The lady with Meyers D in this photo is Malee. She was our main interpreter. She is Chinese and grew up in Thailand. After being involved in many different ministries, she finds herself running an orphanage in Chiang Mai, called Ban San Faan. (we didn't get to go there but I plan to the next time I go).
The first time we met as a team in the lobby of our Hotel, the Wangcome, we met Bill and his wife Janis (our tour guide and leader) and Malee. She basically walked straight up to Myah, put her arms around her and didn't let go! It was amazing, an instant unbreakable relationship. Very remarkable. I felt it too. In fact, within hours, Malee and I were walking arm in arm down the street! I feel like she is my sister.
The tricky part will be to keep communication going until we can see her again. As the director of an orphanage she is an incredibly busy lady. Not only that, she is extremely capable so is called on for other jobs for the foundation.
I wish you could have seen her running around the Makro ( a lot like a Costco or Sam's Club). It was always at the end of a long day of ministry and sight seeing and she'd just grap a giant shopping cart and start darting dead on through the aisles with tremendous focus; always knowing how much to grab of the most important items for each ministry we were shopping for. She didn't even get frustrated when I would push her even harder saying, "I have money I have to spend. More, more. Come on, more, more. I have to spend more money!" :)
At one point, when I was harping at her to find more things to buy, she looked at me and said, "It is my pleasure to serve you." Maybe that was the Thai non-confrontational way to tell me to shut-up. But I really think she meant it. I was taken aback for a minute. Serve me? I was here to serve others? But she was serving me....and I said thanks!
One thing I noticed in serving others is that more than anything, they were serving me. And I was so blessed!
Bangkok has such a beautiful airport. I'm not sure how old it is, but it is very high tech architecture: a lot of steel beams and glass so you can see out. Right off I noticed all of the shrines, mostly gold overlay, dotting here and there. Later I would see them on sharp curves on the road, so perhaps it has something to do with keeping you safe or warding off evil spirits. I'm not sure.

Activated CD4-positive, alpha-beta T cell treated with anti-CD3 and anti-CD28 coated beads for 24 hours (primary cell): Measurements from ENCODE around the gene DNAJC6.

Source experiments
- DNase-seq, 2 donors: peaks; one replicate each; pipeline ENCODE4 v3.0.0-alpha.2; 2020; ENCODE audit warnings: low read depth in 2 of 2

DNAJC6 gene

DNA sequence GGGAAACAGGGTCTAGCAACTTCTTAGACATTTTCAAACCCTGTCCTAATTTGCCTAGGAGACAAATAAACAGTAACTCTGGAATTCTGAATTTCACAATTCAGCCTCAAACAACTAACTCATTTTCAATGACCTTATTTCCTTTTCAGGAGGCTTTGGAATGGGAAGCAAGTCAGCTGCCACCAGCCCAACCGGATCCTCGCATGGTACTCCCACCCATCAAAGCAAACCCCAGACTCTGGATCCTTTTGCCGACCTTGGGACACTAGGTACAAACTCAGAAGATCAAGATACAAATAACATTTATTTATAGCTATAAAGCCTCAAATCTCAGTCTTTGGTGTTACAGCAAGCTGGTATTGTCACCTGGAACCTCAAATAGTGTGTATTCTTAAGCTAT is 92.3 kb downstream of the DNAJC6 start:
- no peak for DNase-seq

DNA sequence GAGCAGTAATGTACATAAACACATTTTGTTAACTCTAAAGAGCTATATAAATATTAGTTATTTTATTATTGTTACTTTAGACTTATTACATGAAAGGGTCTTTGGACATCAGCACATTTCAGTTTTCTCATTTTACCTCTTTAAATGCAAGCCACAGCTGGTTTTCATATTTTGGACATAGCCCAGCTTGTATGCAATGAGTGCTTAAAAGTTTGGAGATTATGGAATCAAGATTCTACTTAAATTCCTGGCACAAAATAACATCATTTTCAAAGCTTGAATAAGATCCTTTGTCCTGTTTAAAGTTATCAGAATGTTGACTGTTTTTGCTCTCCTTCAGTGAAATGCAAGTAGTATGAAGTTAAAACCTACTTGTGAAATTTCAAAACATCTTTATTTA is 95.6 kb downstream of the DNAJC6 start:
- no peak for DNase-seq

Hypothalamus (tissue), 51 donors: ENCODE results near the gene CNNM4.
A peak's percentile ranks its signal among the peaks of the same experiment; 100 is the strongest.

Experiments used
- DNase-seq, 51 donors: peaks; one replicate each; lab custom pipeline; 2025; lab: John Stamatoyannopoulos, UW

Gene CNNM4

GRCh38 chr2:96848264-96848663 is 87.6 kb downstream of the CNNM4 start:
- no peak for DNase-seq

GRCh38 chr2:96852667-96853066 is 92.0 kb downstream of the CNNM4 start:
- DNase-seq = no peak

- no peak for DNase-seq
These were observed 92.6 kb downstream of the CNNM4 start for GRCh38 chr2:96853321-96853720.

It was sure helpful having Terri organize our trip. I remember so many times she and Roger (my pastor who is about to retire) standing at the ticket counter organizing whichever flight was going to come next or working out any problems. It made for an incredibly stress free trip for me!
In Bangkok I started noticing what would become a signature hallmark for Thailand: customer service. These people know how to be helpful. In this country, not enough people are hired to help. In Thailand it's the opposite - way too many. People will just be standing around, waiting to come up and help you. It is quite amazing. And, all of the helpful people have enough English skills that they can help you!!
When we left Bangkok we had little over a one hour flight to Chiang Rai. Chiang Rai is in the far northern part of the country, very near Burma (Myanmar) and Laos. This area where the three countries meet is called the Golden Triangle. It is a little higher in elevation here so it is close to 10 degrees ferenheit cooler than Bangkok. For instance, it was the cold season but 80 degrees, but in Bangkok it was around 90 and fairly humid. The Thai's are so acclamated to their weather though that most people were in long pants and a lightweight jacket.